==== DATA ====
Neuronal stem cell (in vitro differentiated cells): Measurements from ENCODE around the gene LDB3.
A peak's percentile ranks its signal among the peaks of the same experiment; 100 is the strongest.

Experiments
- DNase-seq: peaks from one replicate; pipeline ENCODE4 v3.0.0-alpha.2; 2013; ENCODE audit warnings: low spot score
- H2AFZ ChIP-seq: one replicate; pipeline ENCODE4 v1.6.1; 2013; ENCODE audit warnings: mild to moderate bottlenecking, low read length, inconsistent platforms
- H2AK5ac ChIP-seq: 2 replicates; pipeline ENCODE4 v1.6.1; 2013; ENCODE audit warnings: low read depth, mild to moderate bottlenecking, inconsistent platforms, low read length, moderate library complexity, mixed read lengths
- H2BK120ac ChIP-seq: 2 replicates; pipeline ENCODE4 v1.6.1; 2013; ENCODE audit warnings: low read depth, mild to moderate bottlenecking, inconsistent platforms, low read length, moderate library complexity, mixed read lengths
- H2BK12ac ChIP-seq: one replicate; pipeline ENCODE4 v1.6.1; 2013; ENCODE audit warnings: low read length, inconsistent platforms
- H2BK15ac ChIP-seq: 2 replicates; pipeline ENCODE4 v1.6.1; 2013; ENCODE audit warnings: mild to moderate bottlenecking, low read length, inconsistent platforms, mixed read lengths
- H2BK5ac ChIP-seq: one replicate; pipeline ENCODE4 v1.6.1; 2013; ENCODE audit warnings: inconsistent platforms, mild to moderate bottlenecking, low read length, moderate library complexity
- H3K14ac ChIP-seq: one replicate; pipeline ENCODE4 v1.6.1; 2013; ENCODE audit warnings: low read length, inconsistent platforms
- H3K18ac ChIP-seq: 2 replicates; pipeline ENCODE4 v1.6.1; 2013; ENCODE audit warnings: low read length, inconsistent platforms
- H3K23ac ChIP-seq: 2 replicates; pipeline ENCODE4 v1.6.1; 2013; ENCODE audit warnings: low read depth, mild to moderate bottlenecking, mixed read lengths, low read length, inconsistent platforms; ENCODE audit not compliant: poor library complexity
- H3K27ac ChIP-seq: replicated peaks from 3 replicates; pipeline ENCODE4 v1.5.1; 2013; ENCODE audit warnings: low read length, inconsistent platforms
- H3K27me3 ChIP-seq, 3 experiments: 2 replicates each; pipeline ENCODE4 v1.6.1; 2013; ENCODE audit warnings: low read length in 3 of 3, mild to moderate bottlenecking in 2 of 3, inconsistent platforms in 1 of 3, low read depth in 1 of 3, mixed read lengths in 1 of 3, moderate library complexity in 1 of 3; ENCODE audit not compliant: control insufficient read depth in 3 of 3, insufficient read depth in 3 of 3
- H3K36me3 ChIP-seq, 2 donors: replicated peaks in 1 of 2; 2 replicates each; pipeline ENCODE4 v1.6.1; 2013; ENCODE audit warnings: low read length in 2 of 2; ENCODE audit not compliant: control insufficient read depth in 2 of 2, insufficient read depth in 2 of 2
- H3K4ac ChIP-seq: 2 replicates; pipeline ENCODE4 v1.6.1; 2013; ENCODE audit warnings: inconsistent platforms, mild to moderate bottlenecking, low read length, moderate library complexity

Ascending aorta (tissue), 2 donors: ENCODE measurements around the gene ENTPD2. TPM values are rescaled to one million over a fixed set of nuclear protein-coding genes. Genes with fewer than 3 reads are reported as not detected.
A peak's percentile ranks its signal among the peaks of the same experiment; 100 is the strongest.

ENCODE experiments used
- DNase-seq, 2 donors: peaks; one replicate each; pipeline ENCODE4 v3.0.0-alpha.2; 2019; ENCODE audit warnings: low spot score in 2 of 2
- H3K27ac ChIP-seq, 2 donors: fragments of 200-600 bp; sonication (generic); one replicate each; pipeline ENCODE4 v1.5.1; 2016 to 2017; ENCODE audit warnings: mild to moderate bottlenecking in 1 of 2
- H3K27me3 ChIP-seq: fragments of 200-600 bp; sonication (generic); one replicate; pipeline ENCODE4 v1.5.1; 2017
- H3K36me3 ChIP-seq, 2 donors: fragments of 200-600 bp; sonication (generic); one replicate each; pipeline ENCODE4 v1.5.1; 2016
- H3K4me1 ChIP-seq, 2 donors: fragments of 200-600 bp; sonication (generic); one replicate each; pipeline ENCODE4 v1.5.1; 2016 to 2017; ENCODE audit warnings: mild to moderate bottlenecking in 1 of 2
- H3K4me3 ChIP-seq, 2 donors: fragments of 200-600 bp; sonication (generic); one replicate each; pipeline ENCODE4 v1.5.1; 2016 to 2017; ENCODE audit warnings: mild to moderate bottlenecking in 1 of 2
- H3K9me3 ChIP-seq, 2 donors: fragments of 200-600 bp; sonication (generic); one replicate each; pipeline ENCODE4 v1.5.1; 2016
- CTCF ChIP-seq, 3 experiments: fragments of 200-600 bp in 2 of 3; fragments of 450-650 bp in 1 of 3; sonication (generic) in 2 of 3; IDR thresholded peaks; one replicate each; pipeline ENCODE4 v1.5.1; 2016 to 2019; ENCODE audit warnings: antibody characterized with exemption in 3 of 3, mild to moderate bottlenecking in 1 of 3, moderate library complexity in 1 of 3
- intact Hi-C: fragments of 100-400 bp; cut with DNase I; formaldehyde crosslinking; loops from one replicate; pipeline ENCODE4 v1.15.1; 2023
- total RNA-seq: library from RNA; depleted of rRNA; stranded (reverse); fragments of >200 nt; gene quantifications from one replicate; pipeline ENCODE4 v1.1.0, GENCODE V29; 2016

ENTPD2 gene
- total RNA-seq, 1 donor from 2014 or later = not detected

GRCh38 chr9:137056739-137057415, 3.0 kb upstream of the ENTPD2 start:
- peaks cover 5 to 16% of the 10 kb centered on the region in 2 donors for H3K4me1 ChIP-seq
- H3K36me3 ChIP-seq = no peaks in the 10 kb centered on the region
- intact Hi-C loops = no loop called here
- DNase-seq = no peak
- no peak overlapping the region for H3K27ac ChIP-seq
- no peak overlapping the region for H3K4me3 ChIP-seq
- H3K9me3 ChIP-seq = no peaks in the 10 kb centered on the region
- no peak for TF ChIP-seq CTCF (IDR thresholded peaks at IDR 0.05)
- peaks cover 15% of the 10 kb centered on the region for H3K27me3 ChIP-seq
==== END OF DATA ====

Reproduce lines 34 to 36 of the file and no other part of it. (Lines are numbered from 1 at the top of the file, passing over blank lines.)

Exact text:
- peaks cover 5 to 16% of the 10 kb centered on the region in 2 donors for H3K4me1 ChIP-seq
- H3K36me3 ChIP-seq = no peaks in the 10 kb centered on the region
- intact Hi-C loops = no loop called here